Fostering a Safe Learning Enivironment

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  • We need to foster a safe learning environment for students and ourselves.
  • Focus on the students, not your subject area.
  • Ask what’s going on before you correct a student.
  • Write a welcoming message on your board daily and greet students using their name.
  • Check in once a week with kids to see what you might want to change in your classroom environment
  • Lesson plan in a student-centered manner.

Adam joined Rae on the Daily Drop In to talk about building relationships with students. 

Click here to watch!

Teaching Social Studies

Now more than ever, fostering safe learning environments for our students and ourselves is critical. To say the least, the last three years have been very trying for all.

I’m currently in my 7th year of teaching social studies at New Richmond Middle School in New Richmond, Ohio. Student engagement with social studies has always been a top priority for my classroom. Little did I know that fostering a safe learning environment was a natural part of this engagement. My focus was too much on social studies rather than the students in the classroom. This all changed 3 years ago.

My shift went from social studies to students. I start every year telling the students, “I don’t care about social studies. Social studies is secondary here.” I care about the success and happiness of the students who come into room 505. Click To Tweet

Making a Change

A few years ago, I had a very trying group of 7th and 8th-grade students. I questioned my career and wanted to quit. Going back to teaching tennis seemed appealing. It was then I read a #roommessage by Monte Syrie on Twitter. It stated, “I’ve come to terms that what I teach you will fade away. However, you will never forget how you felt in here.” Wow! A powerful statement that clicked with me. At that moment, it wasn’t about social studies anymore.

My shift went from social studies to students. I start every year telling the students, “I don’t care about social studies. Social studies is secondary here.” I care about the success and happiness of the students who come into room 505. Here are the ways I care and build a safe environment for students.

“Thanks for not acting like you’re better than us.” This statement was said to me a couple of times this year by two different students. I structure my class to listen to students. If something seems out of place, or students are disengaged, I don’t jump to conclusions. I have conversations with students to see what’s going on.

A Safe Learning Environment: Greeting All Students

I begin most class periods by saying every student’s name and asking them how they are doing. This gives children a chance to speak. It gives them a chance to listen to each other. It’s no coincidence that Starbucks says your name out loud after they complete your drink. Hearing your name kind of perks you up a bit. I try to speak to every student at least twice in a class period.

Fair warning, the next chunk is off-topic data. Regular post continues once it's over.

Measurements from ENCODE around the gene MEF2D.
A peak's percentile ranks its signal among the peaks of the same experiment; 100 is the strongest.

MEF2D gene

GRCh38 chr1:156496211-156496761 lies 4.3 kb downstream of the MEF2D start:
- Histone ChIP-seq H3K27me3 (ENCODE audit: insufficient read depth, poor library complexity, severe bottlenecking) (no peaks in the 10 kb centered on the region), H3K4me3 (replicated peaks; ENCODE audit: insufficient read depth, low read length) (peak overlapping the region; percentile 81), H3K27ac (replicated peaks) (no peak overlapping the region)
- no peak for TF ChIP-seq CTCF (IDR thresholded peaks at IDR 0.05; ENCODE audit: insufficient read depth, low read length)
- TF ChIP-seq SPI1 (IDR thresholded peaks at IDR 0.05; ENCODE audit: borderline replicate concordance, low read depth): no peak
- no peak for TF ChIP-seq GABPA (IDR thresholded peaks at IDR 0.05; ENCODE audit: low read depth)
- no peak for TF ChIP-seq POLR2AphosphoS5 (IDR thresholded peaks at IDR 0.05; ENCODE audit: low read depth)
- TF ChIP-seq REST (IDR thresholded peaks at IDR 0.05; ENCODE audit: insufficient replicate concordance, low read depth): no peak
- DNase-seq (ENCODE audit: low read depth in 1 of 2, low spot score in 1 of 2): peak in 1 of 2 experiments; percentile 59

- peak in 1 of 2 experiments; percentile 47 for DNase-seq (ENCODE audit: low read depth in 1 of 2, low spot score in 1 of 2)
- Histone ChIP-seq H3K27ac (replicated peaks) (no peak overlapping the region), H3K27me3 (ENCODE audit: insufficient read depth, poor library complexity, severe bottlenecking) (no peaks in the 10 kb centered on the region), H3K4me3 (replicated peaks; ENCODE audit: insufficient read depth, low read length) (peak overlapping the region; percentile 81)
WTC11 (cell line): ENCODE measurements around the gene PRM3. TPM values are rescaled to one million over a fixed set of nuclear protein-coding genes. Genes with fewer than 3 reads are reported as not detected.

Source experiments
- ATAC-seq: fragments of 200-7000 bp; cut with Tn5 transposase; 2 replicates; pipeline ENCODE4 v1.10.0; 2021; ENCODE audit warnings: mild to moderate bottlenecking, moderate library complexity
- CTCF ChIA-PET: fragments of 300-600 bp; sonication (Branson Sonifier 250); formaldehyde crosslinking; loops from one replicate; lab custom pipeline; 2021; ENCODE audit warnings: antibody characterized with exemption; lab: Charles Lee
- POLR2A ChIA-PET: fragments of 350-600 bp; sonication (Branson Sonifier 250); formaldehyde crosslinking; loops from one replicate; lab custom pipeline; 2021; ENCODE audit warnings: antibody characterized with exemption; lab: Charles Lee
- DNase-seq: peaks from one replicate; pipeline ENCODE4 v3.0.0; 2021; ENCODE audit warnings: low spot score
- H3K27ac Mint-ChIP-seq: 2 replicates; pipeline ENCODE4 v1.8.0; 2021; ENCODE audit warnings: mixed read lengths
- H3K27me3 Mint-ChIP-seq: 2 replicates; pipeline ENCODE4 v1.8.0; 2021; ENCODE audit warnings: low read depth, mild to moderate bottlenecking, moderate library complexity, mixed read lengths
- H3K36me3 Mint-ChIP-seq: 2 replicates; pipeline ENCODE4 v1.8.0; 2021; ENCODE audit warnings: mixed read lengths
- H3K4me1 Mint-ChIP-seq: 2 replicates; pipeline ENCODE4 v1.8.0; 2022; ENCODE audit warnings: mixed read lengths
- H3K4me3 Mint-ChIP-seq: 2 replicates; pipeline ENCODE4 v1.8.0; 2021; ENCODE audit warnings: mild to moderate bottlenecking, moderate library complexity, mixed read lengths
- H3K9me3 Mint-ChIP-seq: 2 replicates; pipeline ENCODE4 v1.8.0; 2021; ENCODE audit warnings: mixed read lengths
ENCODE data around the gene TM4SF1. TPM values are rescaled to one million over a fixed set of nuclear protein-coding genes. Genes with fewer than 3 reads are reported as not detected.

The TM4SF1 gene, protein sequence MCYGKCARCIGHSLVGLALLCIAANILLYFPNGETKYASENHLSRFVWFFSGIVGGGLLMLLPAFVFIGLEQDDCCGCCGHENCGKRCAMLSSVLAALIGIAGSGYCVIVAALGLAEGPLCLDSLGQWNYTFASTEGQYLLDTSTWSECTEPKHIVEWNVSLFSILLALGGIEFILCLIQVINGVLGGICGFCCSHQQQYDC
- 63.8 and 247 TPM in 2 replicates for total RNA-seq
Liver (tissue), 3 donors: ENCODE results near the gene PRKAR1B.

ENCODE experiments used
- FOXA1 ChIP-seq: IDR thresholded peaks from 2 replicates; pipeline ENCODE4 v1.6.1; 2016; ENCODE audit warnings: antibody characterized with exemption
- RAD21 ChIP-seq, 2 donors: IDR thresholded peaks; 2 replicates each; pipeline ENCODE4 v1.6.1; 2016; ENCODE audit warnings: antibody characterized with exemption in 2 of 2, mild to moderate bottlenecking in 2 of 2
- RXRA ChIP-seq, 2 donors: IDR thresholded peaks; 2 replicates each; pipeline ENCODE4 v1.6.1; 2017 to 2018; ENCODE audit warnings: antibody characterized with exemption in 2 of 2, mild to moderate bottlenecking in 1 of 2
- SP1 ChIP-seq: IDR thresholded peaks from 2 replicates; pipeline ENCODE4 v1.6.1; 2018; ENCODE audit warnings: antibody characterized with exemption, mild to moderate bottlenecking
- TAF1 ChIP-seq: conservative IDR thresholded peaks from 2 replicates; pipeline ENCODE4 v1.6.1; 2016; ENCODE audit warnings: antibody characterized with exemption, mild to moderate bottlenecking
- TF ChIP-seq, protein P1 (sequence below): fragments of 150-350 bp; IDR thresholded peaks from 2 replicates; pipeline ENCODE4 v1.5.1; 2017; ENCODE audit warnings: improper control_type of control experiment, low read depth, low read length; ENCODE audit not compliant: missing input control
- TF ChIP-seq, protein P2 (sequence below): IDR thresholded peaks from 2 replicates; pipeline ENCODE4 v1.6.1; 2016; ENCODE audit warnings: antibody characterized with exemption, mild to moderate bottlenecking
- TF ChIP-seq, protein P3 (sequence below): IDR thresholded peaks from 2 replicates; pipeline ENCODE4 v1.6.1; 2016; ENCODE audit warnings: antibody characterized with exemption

A Safe Learning Environment: Daily Messages

Inspired by Monte Syrie, I write a new message on my board every day. Most days I arrive at school by 6:00 AM and the first thing I do is put a marker to the board and start writing. I don’t know where the marker, or my mind, will take me. I just start writing. At times I have wondered if students read them. They do. Reading my messages is an important part of their day.

A Safe Learning Environment: Friday Check-Ins

Every Friday I do a check-in with students. I share out a Google Form and I ask students three to four things:

  • How are you feeling? Why?
  • What questions do you have about what you learned this week?
  • What do I need to do better?
  • Share a Dad Joke

On a weekly basis, we vote on dad joke submissions. The winning joke of the week gets posted on my board and the winner gets a “Joke of the Week” winner sticker. It’s important to laugh and have fun in class.

Besides honoring the Dad Jokes, I read every question and concern from students and respond in a timely manner. This builds a culture of trust, respect, and fun.

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A Safe Learning Environment: Lesson Design

I use EduProtocols daily in my class. If you are unfamiliar with EduProtocols, please check out the EduProtocols site. EduProtocols are lesson frameworks developed by Jon Corippo and Marlena Hebern. How do these tie into creating a safe learning environment? Students are doing the work in class. Students are driving the learning experience. The lesson frames free me up to walk around and teach. The lesson frames allow me to differentiate, modify, and accommodate students naturally and in multiple ways.

As I’m circulating around the room, I can build relationships with students and tailor my teaching to students’ needs. I also focus on differentiating lessons and instruction for students. A large part of my differentiation is allowing student choice. Offering choice communicates to the students that we respect them and their decisions.

Ultimately, there are many aspects and pieces that go into creating a safe learning environment for students.

About Adam Moler

Adam Moler is a social studies teacher at New Richmond Middle School located just outside of Cincinnati, Ohio. His goal for 505 is creating a student-centered room with choice that focuses on the 4 C’s, and getting students more involved with learning history. These are the ways I have found to be successful for students, and me, in room 505.